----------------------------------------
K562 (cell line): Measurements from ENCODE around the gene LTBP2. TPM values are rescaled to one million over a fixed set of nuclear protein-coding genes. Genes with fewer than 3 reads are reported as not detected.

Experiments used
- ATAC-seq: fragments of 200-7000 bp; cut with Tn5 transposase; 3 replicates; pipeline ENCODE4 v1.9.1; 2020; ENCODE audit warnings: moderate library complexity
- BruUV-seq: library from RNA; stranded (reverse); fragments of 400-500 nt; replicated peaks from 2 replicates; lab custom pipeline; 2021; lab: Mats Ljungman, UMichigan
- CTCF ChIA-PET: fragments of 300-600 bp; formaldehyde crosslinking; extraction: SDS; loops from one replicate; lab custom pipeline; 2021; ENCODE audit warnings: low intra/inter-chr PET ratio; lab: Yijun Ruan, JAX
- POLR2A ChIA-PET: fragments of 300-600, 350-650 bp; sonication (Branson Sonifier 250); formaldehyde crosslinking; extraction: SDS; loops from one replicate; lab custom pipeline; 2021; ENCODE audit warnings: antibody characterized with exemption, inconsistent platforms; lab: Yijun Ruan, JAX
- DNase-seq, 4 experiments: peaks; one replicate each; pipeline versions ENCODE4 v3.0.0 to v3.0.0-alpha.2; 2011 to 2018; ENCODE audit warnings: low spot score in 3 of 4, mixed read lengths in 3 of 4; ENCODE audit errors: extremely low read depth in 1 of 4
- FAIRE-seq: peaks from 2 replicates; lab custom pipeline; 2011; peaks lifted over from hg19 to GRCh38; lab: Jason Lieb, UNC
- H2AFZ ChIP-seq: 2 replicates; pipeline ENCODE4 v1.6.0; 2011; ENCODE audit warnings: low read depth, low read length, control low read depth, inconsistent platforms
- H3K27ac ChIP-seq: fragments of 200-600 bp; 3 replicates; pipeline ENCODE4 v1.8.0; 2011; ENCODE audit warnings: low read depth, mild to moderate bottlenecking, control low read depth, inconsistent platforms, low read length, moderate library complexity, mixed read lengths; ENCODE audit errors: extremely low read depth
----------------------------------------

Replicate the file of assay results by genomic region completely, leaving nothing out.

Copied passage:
K562 (cell line): Measurements from ENCODE around the gene LTBP2. TPM values are rescaled to one million over a fixed set of nuclear protein-coding genes. Genes with fewer than 3 reads are reported as not detected.

Experiments used
- ATAC-seq: fragments of 200-7000 bp; cut with Tn5 transposase; 3 replicates; pipeline ENCODE4 v1.9.1; 2020; ENCODE audit warnings: moderate library complexity
- BruUV-seq: library from RNA; stranded (reverse); fragments of 400-500 nt; replicated peaks from 2 replicates; lab custom pipeline; 2021; lab: Mats Ljungman, UMichigan
- CTCF ChIA-PET: fragments of 300-600 bp; formaldehyde crosslinking; extraction: SDS; loops from one replicate; lab custom pipeline; 2021; ENCODE audit warnings: low intra/inter-chr PET ratio; lab: Yijun Ruan, JAX
- POLR2A ChIA-PET: fragments of 300-600, 350-650 bp; sonication (Branson Sonifier 250); formaldehyde crosslinking; extraction: SDS; loops from one replicate; lab custom pipeline; 2021; ENCODE audit warnings: antibody characterized with exemption, inconsistent platforms; lab: Yijun Ruan, JAX
- DNase-seq, 4 experiments: peaks; one replicate each; pipeline versions ENCODE4 v3.0.0 to v3.0.0-alpha.2; 2011 to 2018; ENCODE audit warnings: low spot score in 3 of 4, mixed read lengths in 3 of 4; ENCODE audit errors: extremely low read depth in 1 of 4
- FAIRE-seq: peaks from 2 replicates; lab custom pipeline; 2011; peaks lifted over from hg19 to GRCh38; lab: Jason Lieb, UNC
- H2AFZ ChIP-seq: 2 replicates; pipeline ENCODE4 v1.6.0; 2011; ENCODE audit warnings: low read depth, low read length, control low read depth, inconsistent platforms
- H3K27ac ChIP-seq: fragments of 200-600 bp; 3 replicates; pipeline ENCODE4 v1.8.0; 2011; ENCODE audit warnings: low read depth, mild to moderate bottlenecking, control low read depth, inconsistent platforms, low read length, moderate library complexity, mixed read lengths; ENCODE audit errors: extremely low read depth